Born in Wiesbaden in 1967, Andreas Scholl started singing in Kiedricher Chorbuben, a type of choral training for children that dates back nearly seven centuries, but he was in his late teens when he decided he wanted to be a professional singer. It was a vocal trainer from the Music Academy in Darmstadt who noticed a subtle change in his voice. He was still singing soprano parts at 17, but his voice had in fact 'broken' to become a fully fledged countertenor. He auditioned and then went to study in Basel. "Of course I was always singing," he says. "Looking back I thought, yeah, this is exactly the way things had to happen. I waited and it just clicked."
Compulsory National Service the following year could have been disastrous for his career, but Scholl doesn't appear to have suffered any ill effects. "I learned lots of things," he says. "For one year I stayed in a room with six other men. Everything was public. I remember this one guy who arrived three months after me. And he said, 'Just in case there are misunderstandings? and he showed me a police document. He had been arrested twice for GBH. But he was a great guy. He just lost it twice. I learned that there are positive qualities in people who we would reject if they walked into the room right now."
Scholl has had other experiences not traditionally seen as compulsory for Baroque singers. He was a pop musician even before he started singing countertenor. He began tinkering with a friend's synthesiser and then bought his own. Now he has a studio in Basel in which he's invested a lot of money. "It would be sad not to try at least to do something with all the material that I collected through the years," he says. What sort of music does he write? "Lots of ballads with pianos. Maybe Phil Collins-like, with those synthesiser pads and analogue drums. Also some more trance-like songs where I use my voice. I love soul and funk music. Lots of variety." Scholl has a deep baritone voice which he uses for some of his own songs, but he says he wouldn't dare use it in front of a classical audience.
He can sing baritone, but that doesn't mean that his countertenor voice has been artificially cultivated. He explains: "Every countertenor will confirm that it's his natural voice. Apart from that it needs some technical training, but I don't exercise, scales. Once in a while I have singing lessons with my teacher, to check everything's okay. No bad habits coming back."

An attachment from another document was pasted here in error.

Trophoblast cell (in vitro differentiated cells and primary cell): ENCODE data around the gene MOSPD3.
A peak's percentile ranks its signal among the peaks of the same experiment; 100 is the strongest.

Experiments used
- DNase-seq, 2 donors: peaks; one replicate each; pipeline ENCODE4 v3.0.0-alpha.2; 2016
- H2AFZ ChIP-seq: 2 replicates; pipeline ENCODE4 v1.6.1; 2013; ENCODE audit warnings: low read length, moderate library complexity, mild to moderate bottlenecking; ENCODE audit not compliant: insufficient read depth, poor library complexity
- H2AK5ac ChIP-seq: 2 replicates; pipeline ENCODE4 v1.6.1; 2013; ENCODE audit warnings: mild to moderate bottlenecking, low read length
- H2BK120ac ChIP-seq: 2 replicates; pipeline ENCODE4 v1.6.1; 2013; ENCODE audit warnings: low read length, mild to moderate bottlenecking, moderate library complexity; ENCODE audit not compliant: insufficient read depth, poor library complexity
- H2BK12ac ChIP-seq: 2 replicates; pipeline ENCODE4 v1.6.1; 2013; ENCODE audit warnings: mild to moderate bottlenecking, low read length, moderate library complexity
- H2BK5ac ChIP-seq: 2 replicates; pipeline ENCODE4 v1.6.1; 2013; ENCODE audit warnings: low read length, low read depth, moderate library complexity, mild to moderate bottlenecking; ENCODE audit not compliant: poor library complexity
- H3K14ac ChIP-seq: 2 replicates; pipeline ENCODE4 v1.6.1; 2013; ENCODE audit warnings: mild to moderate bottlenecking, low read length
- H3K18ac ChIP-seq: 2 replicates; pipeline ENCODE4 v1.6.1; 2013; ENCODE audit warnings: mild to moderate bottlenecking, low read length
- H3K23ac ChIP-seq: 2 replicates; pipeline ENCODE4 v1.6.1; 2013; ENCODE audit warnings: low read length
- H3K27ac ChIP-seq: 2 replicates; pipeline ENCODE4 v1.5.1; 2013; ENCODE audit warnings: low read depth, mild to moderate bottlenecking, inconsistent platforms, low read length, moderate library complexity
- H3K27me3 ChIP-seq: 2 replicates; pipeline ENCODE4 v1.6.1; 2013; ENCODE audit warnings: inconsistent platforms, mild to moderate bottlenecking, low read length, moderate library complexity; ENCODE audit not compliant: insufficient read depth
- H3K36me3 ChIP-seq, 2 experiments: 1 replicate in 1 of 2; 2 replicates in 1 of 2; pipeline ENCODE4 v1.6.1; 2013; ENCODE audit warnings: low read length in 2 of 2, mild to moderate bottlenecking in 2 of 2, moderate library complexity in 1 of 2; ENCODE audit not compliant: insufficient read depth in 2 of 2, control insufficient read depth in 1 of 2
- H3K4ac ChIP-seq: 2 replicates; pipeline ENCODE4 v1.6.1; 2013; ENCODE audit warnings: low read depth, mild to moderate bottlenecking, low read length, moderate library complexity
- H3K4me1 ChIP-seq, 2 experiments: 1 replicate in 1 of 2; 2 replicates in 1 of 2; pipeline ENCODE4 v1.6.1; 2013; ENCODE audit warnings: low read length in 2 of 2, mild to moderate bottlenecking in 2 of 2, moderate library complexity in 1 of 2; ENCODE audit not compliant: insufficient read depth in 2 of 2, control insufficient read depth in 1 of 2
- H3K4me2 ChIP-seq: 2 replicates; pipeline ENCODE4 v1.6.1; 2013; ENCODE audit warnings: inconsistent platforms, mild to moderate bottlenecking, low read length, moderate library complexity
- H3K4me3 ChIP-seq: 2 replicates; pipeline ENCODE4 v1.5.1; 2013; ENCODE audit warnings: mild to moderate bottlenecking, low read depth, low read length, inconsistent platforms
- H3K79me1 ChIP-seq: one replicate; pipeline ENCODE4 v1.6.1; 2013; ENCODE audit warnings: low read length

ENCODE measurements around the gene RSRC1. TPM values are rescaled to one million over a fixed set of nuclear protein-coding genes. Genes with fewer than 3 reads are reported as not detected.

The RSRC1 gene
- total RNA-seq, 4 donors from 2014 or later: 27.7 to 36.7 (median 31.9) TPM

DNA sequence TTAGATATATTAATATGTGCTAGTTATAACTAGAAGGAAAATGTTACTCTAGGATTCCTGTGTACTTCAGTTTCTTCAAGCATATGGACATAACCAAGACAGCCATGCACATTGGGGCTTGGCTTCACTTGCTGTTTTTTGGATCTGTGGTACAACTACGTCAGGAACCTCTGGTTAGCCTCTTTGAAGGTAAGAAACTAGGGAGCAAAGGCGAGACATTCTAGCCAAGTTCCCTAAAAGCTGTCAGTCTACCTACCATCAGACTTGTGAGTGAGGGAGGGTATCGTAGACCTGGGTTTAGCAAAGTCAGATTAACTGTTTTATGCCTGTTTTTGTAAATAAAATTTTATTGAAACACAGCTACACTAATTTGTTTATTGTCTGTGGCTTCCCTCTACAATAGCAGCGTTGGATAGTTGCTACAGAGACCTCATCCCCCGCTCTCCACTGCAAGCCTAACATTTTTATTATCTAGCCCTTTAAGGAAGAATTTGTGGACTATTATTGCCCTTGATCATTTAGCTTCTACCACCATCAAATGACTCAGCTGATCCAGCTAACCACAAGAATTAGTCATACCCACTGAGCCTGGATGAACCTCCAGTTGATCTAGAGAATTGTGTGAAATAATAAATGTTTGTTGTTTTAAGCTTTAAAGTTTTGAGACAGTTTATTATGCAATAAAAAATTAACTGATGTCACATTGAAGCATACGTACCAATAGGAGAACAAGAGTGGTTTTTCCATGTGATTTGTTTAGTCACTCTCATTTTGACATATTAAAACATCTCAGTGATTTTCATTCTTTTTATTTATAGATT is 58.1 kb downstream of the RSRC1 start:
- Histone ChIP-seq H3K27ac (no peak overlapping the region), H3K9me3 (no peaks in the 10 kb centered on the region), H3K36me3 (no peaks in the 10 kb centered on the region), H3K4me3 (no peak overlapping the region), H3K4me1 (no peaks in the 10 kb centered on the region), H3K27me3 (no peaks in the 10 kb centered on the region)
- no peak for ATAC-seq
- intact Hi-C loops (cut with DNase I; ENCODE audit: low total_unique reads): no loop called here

A couple of weeks before I met him, Scholl had abandoned his Sony Playstation in what seemed like a symbolic gesture. "I spent so many hours playing games like Tomb Raider 2," he explains. "I went to the second-to-last level without the book! Can you imagine how many hours it needs to do that? I eventually realised how many hours I was spending in front of the screen."
However, despite his interest in such pursuits, he is genuinely concerned about the erosion of serious culture. As he points out, politicians are only elected for four years, which means they don't get an immediate return on any money they plough into the arts or education. "If you start teaching children at five years old, once they're 20 they start to study, start to work and you will have a healthy spirit working in a responsible position and not a moron who does nothing but play video games, you see? The education system needs a fundamental rethink. You have to do more than just tackle the symptoms."
In the choir of the village where he grew up, the conductor now has great difficulty getting boys to attend at all because their parents want to sleep longer on Sundays. "Sometimes," Scholl says, "I'm concerned who will listen to a Bach B minor Mass in a concert in 50 years time. Who will really be interested?"
Well, Andreas Scholl for one. And if the piece has lasted 250 years already, maybe it's a bit premature to predict its extinction. It is to masterpieces of Baroque music like these, ancestral home of the countertenor voice, that Scholl owes his allegiance. "There is a religious aspect to Bach," he says. "There is no way you can neglect this quality in the music. All those composers had their visions - the idea that music is there to praise God. In Latin, 'movere et docere', to move and to teach people: that's the meaning of music."